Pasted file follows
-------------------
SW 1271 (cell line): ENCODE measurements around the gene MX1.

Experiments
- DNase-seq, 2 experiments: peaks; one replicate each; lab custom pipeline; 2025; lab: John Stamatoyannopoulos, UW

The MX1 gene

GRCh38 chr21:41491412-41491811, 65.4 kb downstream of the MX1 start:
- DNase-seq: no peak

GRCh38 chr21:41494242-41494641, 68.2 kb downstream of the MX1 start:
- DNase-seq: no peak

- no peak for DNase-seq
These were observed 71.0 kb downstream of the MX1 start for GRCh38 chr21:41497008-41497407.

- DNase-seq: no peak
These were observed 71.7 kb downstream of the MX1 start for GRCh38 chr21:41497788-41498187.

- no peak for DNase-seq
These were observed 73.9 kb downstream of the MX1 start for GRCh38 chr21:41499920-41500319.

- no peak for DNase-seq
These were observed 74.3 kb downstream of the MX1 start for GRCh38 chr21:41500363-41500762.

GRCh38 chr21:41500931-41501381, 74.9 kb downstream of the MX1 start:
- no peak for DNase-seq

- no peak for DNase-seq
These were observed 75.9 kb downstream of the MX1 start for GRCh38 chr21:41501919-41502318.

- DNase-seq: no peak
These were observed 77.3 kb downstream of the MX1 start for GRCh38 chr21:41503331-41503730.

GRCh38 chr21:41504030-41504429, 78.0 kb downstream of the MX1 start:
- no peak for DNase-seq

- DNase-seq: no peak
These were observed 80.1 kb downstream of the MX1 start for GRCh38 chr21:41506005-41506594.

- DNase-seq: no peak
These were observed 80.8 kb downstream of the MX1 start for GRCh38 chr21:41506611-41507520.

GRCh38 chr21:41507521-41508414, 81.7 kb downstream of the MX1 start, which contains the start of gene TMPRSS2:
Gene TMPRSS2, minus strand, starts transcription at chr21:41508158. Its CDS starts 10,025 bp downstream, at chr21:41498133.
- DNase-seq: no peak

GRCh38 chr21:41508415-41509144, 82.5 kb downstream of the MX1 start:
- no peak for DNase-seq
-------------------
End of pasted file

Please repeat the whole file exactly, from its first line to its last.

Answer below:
SW 1271 (cell line): ENCODE measurements around the gene MX1.

Experiments
- DNase-seq, 2 experiments: peaks; one replicate each; lab custom pipeline; 2025; lab: John Stamatoyannopoulos, UW

The MX1 gene

GRCh38 chr21:41491412-41491811, 65.4 kb downstream of the MX1 start:
- DNase-seq: no peak

GRCh38 chr21:41494242-41494641, 68.2 kb downstream of the MX1 start:
- DNase-seq: no peak

- no peak for DNase-seq
These were observed 71.0 kb downstream of the MX1 start for GRCh38 chr21:41497008-41497407.

- DNase-seq: no peak
These were observed 71.7 kb downstream of the MX1 start for GRCh38 chr21:41497788-41498187.

- no peak for DNase-seq
These were observed 73.9 kb downstream of the MX1 start for GRCh38 chr21:41499920-41500319.

- no peak for DNase-seq
These were observed 74.3 kb downstream of the MX1 start for GRCh38 chr21:41500363-41500762.

GRCh38 chr21:41500931-41501381, 74.9 kb downstream of the MX1 start:
- no peak for DNase-seq

- no peak for DNase-seq
These were observed 75.9 kb downstream of the MX1 start for GRCh38 chr21:41501919-41502318.

- DNase-seq: no peak
These were observed 77.3 kb downstream of the MX1 start for GRCh38 chr21:41503331-41503730.

GRCh38 chr21:41504030-41504429, 78.0 kb downstream of the MX1 start:
- no peak for DNase-seq

- DNase-seq: no peak
These were observed 80.1 kb downstream of the MX1 start for GRCh38 chr21:41506005-41506594.

- DNase-seq: no peak
These were observed 80.8 kb downstream of the MX1 start for GRCh38 chr21:41506611-41507520.

GRCh38 chr21:41507521-41508414, 81.7 kb downstream of the MX1 start, which contains the start of gene TMPRSS2:
Gene TMPRSS2, minus strand, starts transcription at chr21:41508158. Its CDS starts 10,025 bp downstream, at chr21:41498133.
- DNase-seq: no peak

GRCh38 chr21:41508415-41509144, 82.5 kb downstream of the MX1 start:
- no peak for DNase-seq